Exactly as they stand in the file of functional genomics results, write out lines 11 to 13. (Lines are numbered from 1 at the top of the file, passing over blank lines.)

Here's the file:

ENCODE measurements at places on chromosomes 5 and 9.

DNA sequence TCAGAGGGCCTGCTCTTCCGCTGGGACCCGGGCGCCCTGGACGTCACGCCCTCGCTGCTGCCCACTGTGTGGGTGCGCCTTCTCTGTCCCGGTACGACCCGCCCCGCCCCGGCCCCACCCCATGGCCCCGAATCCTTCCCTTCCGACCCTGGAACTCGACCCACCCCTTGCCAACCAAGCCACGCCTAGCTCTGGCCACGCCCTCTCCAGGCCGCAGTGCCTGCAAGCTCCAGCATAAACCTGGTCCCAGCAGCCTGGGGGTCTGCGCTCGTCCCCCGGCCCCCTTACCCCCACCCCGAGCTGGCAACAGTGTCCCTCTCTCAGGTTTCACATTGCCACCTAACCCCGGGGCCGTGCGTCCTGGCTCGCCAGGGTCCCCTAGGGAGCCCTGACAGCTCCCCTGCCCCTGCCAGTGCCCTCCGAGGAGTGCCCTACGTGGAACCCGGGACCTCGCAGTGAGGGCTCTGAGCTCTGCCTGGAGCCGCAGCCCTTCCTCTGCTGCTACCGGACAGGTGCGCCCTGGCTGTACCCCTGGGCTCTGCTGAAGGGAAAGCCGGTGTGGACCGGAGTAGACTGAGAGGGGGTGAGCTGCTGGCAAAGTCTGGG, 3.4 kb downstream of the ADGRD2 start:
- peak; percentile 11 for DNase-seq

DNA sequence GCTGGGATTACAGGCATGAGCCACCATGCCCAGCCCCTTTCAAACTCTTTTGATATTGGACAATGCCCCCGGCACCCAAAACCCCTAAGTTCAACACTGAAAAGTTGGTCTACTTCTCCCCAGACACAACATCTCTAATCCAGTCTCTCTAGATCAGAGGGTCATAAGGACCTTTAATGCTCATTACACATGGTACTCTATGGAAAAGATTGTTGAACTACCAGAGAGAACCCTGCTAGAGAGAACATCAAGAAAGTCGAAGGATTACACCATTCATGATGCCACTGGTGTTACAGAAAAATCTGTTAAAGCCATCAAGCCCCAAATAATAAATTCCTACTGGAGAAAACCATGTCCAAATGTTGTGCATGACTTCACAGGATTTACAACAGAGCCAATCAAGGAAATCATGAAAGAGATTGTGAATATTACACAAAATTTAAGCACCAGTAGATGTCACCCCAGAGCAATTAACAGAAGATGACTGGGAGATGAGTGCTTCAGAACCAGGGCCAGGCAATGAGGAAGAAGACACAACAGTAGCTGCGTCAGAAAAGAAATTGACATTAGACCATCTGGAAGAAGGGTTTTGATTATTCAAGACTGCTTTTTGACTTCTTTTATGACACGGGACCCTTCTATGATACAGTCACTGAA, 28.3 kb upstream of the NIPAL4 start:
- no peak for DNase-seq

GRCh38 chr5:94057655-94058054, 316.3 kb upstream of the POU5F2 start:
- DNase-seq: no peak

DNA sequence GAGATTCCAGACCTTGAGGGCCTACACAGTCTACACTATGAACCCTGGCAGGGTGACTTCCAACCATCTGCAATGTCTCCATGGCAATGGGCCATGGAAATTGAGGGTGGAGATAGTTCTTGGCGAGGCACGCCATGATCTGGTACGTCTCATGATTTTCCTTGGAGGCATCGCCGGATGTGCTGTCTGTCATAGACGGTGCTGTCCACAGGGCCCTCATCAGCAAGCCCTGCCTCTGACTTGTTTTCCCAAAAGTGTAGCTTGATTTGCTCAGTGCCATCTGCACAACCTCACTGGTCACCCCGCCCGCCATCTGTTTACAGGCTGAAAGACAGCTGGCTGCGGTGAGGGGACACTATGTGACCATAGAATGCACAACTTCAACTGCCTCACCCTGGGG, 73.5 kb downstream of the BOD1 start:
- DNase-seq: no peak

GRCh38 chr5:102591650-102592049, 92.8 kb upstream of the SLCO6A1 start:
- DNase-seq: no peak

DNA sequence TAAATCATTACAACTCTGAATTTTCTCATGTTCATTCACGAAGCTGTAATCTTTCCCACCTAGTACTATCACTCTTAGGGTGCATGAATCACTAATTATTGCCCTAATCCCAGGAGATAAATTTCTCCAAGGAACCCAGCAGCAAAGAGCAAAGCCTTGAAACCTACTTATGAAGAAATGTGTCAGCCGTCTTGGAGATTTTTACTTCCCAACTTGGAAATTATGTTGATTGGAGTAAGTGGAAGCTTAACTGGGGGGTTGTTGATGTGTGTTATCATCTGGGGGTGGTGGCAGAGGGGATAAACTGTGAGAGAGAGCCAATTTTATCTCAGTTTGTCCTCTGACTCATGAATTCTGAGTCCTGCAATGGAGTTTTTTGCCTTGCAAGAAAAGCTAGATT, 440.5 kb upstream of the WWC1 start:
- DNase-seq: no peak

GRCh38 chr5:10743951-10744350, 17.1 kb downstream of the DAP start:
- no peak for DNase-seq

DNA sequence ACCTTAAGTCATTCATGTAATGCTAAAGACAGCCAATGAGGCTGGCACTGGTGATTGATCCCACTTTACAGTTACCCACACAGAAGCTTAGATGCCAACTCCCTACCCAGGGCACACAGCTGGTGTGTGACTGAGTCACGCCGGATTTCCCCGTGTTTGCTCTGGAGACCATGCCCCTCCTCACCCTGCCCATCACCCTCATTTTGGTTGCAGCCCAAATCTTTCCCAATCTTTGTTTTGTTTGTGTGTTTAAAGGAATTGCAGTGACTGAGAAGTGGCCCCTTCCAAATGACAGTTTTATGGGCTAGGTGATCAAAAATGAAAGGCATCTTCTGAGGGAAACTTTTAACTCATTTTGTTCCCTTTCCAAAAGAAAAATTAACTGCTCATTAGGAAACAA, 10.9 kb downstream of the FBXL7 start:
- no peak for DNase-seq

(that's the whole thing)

- DNase-seq: no peak

DNA sequence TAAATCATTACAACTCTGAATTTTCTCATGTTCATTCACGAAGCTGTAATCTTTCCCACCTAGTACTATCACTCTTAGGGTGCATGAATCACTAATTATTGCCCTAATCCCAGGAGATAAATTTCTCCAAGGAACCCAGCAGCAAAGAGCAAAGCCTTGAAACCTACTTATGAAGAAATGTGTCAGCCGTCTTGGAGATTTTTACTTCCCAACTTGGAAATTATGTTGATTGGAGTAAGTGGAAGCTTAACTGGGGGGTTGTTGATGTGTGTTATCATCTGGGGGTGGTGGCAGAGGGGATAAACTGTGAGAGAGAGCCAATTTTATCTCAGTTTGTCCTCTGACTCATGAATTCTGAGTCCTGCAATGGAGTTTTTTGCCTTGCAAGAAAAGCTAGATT, 440.5 kb upstream of the WWC1 start:
- DNase-seq: no peak